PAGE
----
Under a six-nation deal agreed in Beijing in February, North Korea agreed to disable and declare all its nuclear programmes in return for energy aid and political concessions.

 

The North shut down its only functioning reactor at Yongbyon in July, and began disabling it and other facilities under the watch of US experts in November.

 

On Friday however a separate North Korean editorial, carried in the Minju Joson newspaper, said the country had no option but to slow the disablement work, because the US and other parties had delayed fulfilling their commitments under the disarmament pact.

 

The comments follow a similar claim from a senior North Korean official last week.

 

"This shows that it is fully up to the US and related countries whether the goal of denuclearising the Korean peninsula would be attained or not," the paper said.

 

But there has been no word from North Korea on why it failed to meet the declaration deadline, or when or if it will deliver on those commitments.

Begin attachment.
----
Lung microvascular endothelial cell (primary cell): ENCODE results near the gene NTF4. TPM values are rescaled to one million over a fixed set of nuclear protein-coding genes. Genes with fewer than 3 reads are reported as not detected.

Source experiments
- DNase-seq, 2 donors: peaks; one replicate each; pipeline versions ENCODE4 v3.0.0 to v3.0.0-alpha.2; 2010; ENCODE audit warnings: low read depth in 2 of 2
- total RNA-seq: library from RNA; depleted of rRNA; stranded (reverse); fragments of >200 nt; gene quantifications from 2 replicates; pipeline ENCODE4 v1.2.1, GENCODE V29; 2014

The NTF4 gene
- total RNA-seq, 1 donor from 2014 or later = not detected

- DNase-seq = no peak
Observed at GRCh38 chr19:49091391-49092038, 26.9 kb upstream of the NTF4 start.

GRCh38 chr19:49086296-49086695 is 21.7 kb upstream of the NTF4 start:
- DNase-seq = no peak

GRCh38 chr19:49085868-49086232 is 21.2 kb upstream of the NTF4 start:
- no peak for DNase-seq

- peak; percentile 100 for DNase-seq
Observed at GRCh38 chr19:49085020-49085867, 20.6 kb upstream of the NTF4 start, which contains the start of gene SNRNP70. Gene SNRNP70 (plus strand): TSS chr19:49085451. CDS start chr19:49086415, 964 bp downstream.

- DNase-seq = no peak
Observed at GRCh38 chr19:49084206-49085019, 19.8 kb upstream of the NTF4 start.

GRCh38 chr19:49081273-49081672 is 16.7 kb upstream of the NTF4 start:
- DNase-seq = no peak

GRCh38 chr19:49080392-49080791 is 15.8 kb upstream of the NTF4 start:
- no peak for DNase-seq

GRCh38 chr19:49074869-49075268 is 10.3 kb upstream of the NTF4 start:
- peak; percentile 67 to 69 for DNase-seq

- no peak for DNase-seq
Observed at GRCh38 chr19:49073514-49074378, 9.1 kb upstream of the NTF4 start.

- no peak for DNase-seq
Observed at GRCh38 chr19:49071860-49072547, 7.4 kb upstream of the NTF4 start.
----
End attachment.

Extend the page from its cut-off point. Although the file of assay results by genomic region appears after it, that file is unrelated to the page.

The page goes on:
The stalemate is expected to top the agenda of US nuclear envoy Christopher Hill, who begins a tour of the main parties involved in the six-nation process this weekend.

 

Aside from North Korea, the other nations involved in the disarmament plan are South Korea, the US, Russia, China and Japan.

 

Earlier this week a spokesman for the US state department said Washington would continue to press North Korea to deliver on its disarmament commitments.

 

"We're going to keep hammering away at it. We're not lowering the bar," said Sean McCormack.

 

His comments followed a New Year's Day message from North Korea which called on the US to scrap its "hostile" policies towards the Asian nation.